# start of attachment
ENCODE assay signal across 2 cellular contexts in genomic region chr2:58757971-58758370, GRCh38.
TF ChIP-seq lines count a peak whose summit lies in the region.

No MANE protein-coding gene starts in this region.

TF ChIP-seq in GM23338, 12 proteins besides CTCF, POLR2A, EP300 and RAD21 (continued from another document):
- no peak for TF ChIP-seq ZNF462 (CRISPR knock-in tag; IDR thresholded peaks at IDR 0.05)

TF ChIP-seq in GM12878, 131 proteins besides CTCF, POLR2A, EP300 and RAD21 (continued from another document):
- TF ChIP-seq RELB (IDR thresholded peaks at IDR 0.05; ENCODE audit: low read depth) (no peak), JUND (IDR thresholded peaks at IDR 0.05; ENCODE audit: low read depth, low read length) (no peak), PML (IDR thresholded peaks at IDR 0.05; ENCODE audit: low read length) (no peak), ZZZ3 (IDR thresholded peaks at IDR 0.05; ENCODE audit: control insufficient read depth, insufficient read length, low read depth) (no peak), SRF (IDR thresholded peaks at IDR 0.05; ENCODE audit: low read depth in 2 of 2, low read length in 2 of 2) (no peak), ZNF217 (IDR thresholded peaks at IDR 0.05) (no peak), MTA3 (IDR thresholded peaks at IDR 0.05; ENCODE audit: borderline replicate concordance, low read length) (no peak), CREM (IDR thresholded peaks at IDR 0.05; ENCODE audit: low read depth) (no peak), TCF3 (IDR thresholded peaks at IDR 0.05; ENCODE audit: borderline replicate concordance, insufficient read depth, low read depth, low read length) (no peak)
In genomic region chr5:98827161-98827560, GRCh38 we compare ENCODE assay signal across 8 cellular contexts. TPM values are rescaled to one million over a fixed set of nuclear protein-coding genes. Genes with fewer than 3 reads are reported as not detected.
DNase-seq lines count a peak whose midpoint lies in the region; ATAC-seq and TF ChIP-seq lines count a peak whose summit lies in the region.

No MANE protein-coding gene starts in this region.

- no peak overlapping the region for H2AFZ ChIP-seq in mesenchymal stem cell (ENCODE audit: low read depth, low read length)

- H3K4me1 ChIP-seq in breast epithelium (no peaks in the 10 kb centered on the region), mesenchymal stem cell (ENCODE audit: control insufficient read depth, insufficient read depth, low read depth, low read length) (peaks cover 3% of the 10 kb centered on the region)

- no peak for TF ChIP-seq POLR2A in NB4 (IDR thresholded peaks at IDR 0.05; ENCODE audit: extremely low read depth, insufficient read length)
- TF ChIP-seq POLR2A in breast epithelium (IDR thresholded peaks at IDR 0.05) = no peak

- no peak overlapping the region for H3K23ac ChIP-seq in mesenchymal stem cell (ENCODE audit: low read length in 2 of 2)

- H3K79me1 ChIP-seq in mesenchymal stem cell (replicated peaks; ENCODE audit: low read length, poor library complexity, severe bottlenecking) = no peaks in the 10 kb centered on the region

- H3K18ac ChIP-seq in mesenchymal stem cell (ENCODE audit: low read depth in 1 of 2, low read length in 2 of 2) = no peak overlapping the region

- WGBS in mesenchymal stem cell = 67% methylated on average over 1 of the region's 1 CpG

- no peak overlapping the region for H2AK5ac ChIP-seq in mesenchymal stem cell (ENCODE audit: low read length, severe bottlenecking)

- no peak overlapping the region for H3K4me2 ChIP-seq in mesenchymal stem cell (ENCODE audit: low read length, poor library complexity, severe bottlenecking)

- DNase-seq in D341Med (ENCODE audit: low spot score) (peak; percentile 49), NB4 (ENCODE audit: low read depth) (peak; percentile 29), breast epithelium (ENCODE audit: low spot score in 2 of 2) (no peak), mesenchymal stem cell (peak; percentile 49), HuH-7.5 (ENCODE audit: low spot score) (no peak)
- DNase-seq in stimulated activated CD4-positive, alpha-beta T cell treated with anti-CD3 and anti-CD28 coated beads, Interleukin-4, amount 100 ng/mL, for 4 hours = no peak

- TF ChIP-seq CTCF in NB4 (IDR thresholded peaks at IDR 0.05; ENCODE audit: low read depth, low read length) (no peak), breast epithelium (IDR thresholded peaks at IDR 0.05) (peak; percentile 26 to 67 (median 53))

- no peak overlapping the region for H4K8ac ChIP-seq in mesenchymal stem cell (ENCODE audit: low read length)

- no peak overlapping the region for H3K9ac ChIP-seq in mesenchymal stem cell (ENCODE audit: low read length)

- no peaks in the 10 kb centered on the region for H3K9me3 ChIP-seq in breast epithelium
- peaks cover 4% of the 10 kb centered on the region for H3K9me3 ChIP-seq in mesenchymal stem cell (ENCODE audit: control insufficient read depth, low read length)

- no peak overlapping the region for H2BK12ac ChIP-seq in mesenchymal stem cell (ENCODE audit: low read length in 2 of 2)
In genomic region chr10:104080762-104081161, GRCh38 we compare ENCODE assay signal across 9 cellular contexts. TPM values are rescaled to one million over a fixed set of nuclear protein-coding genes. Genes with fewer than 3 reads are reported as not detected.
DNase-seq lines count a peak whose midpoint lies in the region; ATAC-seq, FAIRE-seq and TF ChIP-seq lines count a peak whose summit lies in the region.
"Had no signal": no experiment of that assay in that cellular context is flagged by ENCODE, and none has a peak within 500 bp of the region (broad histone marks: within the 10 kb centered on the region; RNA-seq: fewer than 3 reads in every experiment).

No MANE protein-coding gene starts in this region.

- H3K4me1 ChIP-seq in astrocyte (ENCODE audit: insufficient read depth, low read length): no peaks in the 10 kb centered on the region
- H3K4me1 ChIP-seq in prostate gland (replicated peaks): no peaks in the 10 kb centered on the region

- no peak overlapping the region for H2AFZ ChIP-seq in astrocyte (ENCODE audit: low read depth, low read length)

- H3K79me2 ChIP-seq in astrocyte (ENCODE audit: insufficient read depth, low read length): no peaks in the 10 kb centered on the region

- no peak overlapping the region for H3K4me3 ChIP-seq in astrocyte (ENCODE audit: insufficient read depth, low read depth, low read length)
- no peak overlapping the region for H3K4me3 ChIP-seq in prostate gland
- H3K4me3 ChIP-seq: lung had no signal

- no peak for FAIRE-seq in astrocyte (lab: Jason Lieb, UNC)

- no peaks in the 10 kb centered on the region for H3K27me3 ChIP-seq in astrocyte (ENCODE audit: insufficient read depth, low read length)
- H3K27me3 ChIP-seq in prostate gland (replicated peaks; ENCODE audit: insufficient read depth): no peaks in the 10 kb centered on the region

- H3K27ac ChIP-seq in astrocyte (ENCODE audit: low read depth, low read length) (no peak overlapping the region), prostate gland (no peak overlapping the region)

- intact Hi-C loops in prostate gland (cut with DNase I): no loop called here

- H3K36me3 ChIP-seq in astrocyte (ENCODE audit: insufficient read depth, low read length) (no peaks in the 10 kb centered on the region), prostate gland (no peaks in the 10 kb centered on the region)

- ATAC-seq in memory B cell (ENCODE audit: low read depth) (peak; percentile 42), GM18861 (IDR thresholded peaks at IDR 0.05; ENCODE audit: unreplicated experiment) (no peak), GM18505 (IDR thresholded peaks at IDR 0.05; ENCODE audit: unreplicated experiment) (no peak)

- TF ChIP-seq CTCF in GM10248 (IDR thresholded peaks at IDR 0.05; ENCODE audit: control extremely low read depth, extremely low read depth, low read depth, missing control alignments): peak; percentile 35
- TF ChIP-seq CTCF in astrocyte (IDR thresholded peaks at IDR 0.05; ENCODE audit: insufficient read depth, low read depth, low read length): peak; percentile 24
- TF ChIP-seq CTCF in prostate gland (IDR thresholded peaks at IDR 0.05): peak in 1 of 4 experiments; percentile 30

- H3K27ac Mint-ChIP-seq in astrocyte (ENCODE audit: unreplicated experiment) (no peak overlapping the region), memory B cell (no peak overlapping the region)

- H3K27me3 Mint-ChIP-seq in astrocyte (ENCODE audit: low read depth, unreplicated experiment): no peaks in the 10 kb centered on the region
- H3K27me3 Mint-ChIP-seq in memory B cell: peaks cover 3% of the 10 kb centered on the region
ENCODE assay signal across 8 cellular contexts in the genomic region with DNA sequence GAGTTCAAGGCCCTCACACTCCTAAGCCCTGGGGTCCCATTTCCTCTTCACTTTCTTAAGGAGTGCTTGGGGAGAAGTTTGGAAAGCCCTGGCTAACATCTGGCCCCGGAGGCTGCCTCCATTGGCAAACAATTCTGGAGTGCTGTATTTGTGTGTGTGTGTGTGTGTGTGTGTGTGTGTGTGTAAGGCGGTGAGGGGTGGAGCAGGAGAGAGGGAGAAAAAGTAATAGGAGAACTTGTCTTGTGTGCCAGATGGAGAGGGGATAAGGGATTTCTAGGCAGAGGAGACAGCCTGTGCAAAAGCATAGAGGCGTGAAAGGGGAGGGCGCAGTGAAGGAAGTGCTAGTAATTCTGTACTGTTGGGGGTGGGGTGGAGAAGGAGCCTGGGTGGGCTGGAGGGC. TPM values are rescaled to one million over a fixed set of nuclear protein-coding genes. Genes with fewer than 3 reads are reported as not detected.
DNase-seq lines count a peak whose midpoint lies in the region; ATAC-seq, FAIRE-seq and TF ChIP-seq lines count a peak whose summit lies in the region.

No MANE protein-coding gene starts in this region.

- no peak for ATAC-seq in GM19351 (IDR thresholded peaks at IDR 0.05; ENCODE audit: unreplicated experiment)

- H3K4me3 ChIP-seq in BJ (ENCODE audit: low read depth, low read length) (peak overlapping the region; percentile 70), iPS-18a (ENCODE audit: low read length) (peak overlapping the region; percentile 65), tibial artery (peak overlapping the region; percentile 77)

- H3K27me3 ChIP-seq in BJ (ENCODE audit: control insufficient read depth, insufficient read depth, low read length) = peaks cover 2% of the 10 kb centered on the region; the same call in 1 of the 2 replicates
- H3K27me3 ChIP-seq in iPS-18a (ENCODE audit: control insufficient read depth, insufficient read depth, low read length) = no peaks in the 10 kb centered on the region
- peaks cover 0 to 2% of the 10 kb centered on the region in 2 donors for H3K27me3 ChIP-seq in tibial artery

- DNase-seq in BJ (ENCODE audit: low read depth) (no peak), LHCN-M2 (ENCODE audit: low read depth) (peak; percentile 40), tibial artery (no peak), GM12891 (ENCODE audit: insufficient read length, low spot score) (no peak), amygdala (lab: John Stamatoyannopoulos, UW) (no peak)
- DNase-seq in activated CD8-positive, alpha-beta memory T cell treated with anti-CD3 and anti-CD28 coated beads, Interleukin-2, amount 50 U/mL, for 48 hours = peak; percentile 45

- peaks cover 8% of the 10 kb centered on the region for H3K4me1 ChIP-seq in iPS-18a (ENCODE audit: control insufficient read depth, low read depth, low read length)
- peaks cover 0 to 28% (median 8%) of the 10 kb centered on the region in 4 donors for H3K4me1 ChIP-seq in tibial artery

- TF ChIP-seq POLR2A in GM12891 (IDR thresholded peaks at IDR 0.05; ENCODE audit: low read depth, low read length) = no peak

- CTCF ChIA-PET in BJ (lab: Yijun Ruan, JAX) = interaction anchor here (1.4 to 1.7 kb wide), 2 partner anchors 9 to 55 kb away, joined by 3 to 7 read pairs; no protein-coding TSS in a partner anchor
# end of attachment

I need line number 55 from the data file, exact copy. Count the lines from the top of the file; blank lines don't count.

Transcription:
No MANE protein-coding gene starts in this region.